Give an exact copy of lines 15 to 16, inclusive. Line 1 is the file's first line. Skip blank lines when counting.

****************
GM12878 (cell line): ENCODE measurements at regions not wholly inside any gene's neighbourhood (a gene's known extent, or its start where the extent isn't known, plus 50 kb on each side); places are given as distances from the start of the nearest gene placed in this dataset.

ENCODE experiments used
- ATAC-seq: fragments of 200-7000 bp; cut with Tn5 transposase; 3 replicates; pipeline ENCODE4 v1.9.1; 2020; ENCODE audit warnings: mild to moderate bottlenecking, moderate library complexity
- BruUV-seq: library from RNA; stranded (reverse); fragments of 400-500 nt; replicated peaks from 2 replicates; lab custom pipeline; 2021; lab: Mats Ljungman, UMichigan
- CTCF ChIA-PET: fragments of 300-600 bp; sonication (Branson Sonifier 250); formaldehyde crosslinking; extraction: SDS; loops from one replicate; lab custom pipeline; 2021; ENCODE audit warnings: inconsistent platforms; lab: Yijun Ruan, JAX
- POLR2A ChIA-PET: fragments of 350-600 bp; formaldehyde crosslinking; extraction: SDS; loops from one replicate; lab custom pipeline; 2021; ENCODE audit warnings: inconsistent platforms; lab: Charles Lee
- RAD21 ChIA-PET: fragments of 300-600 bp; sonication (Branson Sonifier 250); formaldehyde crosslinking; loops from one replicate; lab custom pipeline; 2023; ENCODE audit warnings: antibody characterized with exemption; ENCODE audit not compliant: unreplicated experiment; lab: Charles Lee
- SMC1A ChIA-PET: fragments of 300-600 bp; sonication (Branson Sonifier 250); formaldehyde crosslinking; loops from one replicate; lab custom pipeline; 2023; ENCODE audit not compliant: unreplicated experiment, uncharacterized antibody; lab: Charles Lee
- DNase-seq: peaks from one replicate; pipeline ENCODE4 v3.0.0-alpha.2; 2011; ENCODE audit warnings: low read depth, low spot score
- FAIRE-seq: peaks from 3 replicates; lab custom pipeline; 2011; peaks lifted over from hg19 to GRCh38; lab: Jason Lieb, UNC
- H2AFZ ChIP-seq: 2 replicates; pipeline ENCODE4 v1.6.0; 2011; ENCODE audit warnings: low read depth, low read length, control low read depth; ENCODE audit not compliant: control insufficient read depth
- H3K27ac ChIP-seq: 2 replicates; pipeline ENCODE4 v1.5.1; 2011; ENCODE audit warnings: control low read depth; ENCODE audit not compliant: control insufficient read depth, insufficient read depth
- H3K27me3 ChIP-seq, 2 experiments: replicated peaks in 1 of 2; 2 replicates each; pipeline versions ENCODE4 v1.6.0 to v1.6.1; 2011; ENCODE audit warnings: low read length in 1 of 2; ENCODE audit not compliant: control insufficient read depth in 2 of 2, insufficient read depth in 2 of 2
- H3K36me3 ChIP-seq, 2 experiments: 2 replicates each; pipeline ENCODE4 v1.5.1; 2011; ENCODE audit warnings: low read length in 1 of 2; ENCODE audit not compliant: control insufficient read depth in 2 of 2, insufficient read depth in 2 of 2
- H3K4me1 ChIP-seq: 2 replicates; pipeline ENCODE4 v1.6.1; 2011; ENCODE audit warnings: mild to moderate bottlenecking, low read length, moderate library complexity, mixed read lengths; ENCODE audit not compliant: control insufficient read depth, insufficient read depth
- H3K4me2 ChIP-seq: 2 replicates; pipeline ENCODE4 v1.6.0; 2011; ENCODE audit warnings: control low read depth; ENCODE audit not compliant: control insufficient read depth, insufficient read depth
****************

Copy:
- H3K4me1 ChIP-seq: 2 replicates; pipeline ENCODE4 v1.6.1; 2011; ENCODE audit warnings: mild to moderate bottlenecking, low read length, moderate library complexity, mixed read lengths; ENCODE audit not compliant: control insufficient read depth, insufficient read depth
- H3K4me2 ChIP-seq: 2 replicates; pipeline ENCODE4 v1.6.0; 2011; ENCODE audit warnings: control low read depth; ENCODE audit not compliant: control insufficient read depth, insufficient read depth